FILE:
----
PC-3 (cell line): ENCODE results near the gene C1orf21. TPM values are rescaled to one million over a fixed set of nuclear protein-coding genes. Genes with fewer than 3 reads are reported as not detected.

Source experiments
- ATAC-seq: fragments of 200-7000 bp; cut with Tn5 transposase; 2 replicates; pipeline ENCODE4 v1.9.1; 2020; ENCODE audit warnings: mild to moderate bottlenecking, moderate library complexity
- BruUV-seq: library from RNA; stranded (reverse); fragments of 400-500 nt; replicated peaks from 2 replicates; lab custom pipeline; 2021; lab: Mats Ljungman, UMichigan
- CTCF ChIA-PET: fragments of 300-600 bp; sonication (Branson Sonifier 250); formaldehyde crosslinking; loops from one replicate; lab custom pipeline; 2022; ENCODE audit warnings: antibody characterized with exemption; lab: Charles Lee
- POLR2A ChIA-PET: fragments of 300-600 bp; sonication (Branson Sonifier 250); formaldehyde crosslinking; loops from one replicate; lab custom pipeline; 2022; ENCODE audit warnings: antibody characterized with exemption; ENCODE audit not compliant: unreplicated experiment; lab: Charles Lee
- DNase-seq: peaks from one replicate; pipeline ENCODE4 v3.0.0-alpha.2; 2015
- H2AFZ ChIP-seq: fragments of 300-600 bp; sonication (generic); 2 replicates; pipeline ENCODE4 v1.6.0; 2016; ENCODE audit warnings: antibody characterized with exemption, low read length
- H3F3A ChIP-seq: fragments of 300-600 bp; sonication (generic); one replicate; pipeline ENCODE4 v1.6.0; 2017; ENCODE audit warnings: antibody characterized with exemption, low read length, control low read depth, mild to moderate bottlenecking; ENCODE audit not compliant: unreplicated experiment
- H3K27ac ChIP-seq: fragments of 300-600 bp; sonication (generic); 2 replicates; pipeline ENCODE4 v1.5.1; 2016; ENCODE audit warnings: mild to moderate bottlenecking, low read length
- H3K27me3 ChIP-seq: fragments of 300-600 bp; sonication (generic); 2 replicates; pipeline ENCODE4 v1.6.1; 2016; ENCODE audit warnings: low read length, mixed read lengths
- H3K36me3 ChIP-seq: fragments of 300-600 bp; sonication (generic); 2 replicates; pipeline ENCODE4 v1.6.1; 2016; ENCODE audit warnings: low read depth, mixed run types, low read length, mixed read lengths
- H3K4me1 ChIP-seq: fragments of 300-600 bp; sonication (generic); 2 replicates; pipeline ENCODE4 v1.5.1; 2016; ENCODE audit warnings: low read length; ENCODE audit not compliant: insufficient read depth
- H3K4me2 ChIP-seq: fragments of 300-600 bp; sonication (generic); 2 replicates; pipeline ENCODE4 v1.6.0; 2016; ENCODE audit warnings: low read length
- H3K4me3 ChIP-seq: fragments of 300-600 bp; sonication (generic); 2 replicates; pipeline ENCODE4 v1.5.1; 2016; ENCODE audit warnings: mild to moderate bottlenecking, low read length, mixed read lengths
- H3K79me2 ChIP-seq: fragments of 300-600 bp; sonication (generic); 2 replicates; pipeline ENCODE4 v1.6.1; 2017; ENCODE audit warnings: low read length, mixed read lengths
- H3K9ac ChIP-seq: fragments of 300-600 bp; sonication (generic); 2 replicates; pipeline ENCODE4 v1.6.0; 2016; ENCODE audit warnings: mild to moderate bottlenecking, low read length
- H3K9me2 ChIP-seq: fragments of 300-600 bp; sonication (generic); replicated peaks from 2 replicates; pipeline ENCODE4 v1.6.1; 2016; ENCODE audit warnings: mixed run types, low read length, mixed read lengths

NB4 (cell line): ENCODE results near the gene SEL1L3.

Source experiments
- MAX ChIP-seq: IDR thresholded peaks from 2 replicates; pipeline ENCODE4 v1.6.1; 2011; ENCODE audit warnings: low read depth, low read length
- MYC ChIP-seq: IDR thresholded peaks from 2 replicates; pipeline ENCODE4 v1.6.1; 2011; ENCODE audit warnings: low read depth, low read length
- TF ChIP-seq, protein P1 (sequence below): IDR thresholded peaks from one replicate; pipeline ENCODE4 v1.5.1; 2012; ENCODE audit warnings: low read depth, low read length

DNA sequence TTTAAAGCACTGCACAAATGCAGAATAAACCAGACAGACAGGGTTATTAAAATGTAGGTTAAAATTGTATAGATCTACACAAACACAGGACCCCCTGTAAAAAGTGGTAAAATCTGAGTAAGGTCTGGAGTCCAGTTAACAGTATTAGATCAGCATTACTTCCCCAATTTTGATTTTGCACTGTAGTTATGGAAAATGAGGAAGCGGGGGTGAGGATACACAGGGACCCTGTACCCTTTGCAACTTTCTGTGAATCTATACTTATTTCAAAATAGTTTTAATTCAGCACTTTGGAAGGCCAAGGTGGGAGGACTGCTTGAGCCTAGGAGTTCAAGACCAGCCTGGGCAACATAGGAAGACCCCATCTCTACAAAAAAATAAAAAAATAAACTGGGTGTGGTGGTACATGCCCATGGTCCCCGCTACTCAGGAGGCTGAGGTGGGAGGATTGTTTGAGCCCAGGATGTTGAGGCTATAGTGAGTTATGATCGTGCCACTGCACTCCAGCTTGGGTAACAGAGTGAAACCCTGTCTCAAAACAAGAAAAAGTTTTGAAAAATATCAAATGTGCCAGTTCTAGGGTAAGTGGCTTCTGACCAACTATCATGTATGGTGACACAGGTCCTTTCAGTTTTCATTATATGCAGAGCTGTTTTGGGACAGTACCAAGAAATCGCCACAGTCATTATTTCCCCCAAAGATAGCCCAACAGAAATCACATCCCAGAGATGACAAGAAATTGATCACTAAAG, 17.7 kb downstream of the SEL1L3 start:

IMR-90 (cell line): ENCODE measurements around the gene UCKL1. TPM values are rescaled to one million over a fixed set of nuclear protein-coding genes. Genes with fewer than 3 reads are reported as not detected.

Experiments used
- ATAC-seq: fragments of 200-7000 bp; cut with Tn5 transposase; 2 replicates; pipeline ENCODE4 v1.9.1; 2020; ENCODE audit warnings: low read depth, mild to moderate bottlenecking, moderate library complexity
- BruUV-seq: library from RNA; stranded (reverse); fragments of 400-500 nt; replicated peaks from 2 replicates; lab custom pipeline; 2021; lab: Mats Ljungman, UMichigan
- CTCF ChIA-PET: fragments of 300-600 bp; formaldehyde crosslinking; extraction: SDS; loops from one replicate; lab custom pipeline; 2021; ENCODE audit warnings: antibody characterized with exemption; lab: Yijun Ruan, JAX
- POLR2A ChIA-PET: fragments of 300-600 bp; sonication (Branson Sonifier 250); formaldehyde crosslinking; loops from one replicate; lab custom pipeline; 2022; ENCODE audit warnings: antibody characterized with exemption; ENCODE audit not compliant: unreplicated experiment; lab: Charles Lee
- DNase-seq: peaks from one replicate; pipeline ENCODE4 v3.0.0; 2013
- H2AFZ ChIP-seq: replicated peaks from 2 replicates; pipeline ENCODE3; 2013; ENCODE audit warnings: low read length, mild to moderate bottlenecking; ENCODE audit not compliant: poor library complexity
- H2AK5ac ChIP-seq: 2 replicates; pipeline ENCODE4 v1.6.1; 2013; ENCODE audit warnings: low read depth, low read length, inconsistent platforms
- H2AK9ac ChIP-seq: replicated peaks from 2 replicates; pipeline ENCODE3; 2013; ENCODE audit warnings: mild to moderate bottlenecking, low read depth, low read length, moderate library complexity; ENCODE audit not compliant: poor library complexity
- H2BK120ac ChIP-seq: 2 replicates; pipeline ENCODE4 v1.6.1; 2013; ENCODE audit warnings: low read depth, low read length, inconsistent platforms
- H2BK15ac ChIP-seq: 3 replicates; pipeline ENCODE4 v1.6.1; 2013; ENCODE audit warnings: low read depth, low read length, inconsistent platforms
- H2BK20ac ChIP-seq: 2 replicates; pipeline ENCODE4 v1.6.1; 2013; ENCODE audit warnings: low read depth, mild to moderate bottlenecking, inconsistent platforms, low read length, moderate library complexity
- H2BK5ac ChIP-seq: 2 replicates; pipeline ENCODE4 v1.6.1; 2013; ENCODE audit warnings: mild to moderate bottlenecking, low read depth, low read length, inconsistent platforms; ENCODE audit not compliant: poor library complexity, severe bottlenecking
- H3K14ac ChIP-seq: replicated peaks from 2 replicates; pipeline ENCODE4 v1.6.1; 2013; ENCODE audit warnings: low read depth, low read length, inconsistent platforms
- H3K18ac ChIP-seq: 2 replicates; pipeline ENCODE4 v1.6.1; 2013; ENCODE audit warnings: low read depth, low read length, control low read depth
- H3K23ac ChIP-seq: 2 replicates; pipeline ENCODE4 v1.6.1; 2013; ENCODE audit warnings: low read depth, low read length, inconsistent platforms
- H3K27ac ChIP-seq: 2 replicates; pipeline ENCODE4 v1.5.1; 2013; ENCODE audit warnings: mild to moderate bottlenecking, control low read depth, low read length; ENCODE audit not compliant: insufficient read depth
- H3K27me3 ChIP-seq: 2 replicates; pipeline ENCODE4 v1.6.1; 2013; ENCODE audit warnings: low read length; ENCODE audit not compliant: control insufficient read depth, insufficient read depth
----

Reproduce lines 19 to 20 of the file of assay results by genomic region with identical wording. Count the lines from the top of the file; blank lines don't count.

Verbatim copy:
NB4 (cell line): ENCODE results near the gene SEL1L3.

Source experiments